For B&C to be enjoyable by the consumer, the experience should be fairly easy and straightforward. To that end having shopping carts that they can place their items in, and then be able to add or delete items, is a huge plus.

When the order is complete, the customer should once again be able to add and delete items, as well as being made aware of any shipping and handling (S&H) costs and options, and taxes where applicable.

When payment is tendered, it is of the utmost importance that the customers’ financial information is secure, and that they are confident of that fact. They should also have multiple billing options, such as a credit / debit, card, PayPal, e-check, gift card, purchase orders, and other methods as appropriate.

With the sale confirmed, the item now needs to be delivered to the customer. In some instances, this may take the form of a download, as in software, music, or video. In most cases, the item is shipped to the customer, or may be picked up in the store. In either instance, consideration must be given to whether S&H costs are borne by the vendor, or the customer. They must also decide if S&H will be waived, if the customer elects to pick up the item in the store. Given fuel costs, the decision that they make may have a significant impact on their bottom line.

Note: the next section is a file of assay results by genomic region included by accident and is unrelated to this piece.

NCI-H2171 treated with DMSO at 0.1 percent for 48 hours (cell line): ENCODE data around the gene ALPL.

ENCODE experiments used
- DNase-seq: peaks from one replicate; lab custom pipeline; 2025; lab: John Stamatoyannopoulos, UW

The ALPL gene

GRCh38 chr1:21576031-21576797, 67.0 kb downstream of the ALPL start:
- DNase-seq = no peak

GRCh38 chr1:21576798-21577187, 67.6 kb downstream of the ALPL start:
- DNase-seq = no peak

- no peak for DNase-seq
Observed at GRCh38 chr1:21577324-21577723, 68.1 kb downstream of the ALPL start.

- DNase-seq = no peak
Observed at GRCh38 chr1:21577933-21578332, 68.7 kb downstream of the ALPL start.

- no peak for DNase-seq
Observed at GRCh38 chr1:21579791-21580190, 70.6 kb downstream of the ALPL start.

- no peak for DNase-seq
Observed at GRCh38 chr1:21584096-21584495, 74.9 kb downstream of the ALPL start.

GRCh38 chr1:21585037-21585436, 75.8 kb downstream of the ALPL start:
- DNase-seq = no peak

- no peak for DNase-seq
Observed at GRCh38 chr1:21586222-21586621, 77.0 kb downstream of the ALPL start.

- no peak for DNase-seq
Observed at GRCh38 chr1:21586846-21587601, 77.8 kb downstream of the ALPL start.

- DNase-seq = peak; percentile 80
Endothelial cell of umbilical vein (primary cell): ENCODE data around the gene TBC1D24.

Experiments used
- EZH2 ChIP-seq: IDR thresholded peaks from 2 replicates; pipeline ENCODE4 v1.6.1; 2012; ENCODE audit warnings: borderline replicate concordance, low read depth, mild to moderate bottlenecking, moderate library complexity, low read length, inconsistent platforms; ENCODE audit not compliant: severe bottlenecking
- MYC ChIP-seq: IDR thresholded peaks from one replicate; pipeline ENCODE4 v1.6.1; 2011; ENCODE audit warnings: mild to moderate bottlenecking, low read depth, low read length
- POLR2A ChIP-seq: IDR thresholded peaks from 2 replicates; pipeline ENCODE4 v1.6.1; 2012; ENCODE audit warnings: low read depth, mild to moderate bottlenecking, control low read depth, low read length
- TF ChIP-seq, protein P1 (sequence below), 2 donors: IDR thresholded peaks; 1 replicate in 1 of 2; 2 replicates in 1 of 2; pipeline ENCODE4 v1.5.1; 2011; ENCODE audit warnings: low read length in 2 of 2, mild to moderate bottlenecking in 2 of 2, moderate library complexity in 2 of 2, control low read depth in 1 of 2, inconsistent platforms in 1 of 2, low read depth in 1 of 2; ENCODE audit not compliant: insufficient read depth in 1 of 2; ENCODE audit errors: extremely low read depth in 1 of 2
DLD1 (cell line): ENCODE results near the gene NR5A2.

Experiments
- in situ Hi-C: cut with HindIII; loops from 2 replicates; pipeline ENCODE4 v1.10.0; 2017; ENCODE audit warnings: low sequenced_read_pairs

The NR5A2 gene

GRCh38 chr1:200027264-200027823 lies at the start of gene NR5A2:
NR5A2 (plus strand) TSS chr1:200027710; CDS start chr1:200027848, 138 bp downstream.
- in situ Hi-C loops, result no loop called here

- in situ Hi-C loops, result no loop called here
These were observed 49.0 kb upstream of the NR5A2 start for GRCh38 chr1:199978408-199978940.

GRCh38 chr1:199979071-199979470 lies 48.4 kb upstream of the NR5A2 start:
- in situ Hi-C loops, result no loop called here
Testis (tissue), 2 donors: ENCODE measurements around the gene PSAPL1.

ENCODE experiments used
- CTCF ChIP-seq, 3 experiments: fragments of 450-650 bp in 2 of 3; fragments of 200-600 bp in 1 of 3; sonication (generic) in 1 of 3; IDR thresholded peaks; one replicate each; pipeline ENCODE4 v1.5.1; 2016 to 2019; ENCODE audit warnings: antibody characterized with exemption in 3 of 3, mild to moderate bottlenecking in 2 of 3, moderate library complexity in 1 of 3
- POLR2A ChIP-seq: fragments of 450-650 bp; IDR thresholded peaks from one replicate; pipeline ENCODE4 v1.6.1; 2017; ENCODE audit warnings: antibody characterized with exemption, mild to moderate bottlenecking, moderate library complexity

Information Technology Implications

Data Management

Consumer data. An issue that B&Ms converting to a B&C may face is in managing the vast amounts of customer data they generate.  Mega-retailers like Wal-Mart, Target, Amazon, as well as many smaller retailers use their data warehouses to refine their marketing strategies and decision-support processes (Babcock, 2006). They are able to mine transactions to glean such information as; customer purchasing frequency and amounts, what marketing mechanism is most effective, what products sell well together, trends in products, detect fraudulent transactions, predict churn, et cetera.